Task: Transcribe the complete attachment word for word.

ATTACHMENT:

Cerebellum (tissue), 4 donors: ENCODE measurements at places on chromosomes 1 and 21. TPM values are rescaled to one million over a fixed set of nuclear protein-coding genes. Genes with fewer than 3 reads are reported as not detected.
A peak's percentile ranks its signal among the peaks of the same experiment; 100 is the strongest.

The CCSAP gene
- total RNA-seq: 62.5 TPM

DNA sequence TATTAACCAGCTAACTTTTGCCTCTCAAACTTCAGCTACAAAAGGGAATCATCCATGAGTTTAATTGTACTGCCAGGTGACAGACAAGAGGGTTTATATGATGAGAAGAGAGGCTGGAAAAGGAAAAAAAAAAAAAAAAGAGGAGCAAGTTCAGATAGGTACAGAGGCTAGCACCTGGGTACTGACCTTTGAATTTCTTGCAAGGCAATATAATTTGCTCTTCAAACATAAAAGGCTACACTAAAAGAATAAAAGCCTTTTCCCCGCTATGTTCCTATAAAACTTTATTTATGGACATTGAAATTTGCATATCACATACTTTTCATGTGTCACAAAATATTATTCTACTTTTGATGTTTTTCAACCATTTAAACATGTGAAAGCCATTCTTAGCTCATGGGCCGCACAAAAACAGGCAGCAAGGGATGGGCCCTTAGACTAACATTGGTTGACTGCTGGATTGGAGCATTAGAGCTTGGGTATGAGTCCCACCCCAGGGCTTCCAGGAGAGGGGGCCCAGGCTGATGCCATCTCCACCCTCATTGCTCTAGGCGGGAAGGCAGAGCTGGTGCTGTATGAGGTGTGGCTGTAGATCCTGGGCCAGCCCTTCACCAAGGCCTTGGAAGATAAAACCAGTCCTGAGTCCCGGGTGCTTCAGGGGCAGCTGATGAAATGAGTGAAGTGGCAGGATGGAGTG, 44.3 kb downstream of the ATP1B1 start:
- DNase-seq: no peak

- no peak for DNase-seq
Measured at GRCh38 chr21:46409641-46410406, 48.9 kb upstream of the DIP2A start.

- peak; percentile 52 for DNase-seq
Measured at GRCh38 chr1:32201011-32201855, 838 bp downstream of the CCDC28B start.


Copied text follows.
Cerebellum (tissue), 4 donors: ENCODE measurements at places on chromosomes 1 and 21. TPM values are rescaled to one million over a fixed set of nuclear protein-coding genes. Genes with fewer than 3 reads are reported as not detected.
A peak's percentile ranks its signal among the peaks of the same experiment; 100 is the strongest.

The CCSAP gene
- total RNA-seq: 62.5 TPM

DNA sequence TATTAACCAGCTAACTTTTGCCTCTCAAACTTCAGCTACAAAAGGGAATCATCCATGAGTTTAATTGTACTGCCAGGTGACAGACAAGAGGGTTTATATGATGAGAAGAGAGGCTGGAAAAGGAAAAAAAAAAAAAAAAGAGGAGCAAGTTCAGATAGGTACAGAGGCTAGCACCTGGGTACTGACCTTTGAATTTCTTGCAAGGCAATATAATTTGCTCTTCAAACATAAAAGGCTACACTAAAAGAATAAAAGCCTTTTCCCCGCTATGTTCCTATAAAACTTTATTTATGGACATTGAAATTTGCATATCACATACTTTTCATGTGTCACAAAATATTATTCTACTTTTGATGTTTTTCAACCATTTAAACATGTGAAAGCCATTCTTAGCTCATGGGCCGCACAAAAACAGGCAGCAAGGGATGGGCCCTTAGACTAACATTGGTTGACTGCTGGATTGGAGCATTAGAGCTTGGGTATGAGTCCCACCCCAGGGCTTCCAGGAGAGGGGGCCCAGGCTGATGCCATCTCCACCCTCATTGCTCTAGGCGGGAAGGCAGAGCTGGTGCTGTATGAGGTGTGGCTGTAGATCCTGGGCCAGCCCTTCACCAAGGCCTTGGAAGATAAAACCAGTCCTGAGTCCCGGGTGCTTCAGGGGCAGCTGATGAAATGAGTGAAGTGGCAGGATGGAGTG, 44.3 kb downstream of the ATP1B1 start:
- DNase-seq: no peak

- no peak for DNase-seq
Measured at GRCh38 chr21:46409641-46410406, 48.9 kb upstream of the DIP2A start.

- peak; percentile 52 for DNase-seq
Measured at GRCh38 chr1:32201011-32201855, 838 bp downstream of the CCDC28B start.